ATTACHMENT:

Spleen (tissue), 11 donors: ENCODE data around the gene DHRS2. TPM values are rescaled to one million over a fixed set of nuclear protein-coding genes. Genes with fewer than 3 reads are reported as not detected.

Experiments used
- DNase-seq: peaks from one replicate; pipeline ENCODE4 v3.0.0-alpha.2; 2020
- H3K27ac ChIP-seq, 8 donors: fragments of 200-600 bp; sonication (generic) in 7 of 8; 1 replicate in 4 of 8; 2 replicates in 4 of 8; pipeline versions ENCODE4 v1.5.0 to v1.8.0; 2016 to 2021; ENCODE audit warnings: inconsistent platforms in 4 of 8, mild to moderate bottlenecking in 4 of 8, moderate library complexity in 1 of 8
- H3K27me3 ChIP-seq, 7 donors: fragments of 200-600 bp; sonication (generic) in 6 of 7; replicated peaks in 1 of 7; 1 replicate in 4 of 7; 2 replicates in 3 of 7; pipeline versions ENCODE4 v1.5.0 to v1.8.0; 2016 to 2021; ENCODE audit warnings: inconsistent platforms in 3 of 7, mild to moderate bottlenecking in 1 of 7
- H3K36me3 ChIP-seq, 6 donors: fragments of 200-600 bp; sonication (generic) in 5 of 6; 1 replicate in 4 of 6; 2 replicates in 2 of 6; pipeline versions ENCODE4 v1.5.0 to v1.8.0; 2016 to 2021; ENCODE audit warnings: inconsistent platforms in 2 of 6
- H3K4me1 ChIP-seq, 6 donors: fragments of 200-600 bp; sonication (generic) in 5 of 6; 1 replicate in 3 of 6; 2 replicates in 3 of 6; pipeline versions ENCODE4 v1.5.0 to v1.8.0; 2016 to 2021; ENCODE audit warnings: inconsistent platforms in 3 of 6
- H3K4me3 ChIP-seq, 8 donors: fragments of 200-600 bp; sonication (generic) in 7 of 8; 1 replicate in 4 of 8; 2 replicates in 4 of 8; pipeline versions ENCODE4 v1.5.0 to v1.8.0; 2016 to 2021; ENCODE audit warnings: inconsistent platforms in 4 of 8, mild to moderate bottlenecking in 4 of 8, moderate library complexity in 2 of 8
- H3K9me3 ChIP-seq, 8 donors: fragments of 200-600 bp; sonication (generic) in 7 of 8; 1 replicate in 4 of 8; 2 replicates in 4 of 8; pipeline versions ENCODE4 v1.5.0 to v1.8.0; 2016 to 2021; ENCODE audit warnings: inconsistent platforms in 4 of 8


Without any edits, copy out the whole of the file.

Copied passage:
Spleen (tissue), 11 donors: ENCODE data around the gene DHRS2. TPM values are rescaled to one million over a fixed set of nuclear protein-coding genes. Genes with fewer than 3 reads are reported as not detected.

Experiments used
- DNase-seq: peaks from one replicate; pipeline ENCODE4 v3.0.0-alpha.2; 2020
- H3K27ac ChIP-seq, 8 donors: fragments of 200-600 bp; sonication (generic) in 7 of 8; 1 replicate in 4 of 8; 2 replicates in 4 of 8; pipeline versions ENCODE4 v1.5.0 to v1.8.0; 2016 to 2021; ENCODE audit warnings: inconsistent platforms in 4 of 8, mild to moderate bottlenecking in 4 of 8, moderate library complexity in 1 of 8
- H3K27me3 ChIP-seq, 7 donors: fragments of 200-600 bp; sonication (generic) in 6 of 7; replicated peaks in 1 of 7; 1 replicate in 4 of 7; 2 replicates in 3 of 7; pipeline versions ENCODE4 v1.5.0 to v1.8.0; 2016 to 2021; ENCODE audit warnings: inconsistent platforms in 3 of 7, mild to moderate bottlenecking in 1 of 7
- H3K36me3 ChIP-seq, 6 donors: fragments of 200-600 bp; sonication (generic) in 5 of 6; 1 replicate in 4 of 6; 2 replicates in 2 of 6; pipeline versions ENCODE4 v1.5.0 to v1.8.0; 2016 to 2021; ENCODE audit warnings: inconsistent platforms in 2 of 6
- H3K4me1 ChIP-seq, 6 donors: fragments of 200-600 bp; sonication (generic) in 5 of 6; 1 replicate in 3 of 6; 2 replicates in 3 of 6; pipeline versions ENCODE4 v1.5.0 to v1.8.0; 2016 to 2021; ENCODE audit warnings: inconsistent platforms in 3 of 6
- H3K4me3 ChIP-seq, 8 donors: fragments of 200-600 bp; sonication (generic) in 7 of 8; 1 replicate in 4 of 8; 2 replicates in 4 of 8; pipeline versions ENCODE4 v1.5.0 to v1.8.0; 2016 to 2021; ENCODE audit warnings: inconsistent platforms in 4 of 8, mild to moderate bottlenecking in 4 of 8, moderate library complexity in 2 of 8
- H3K9me3 ChIP-seq, 8 donors: fragments of 200-600 bp; sonication (generic) in 7 of 8; 1 replicate in 4 of 8; 2 replicates in 4 of 8; pipeline versions ENCODE4 v1.5.0 to v1.8.0; 2016 to 2021; ENCODE audit warnings: inconsistent platforms in 4 of 8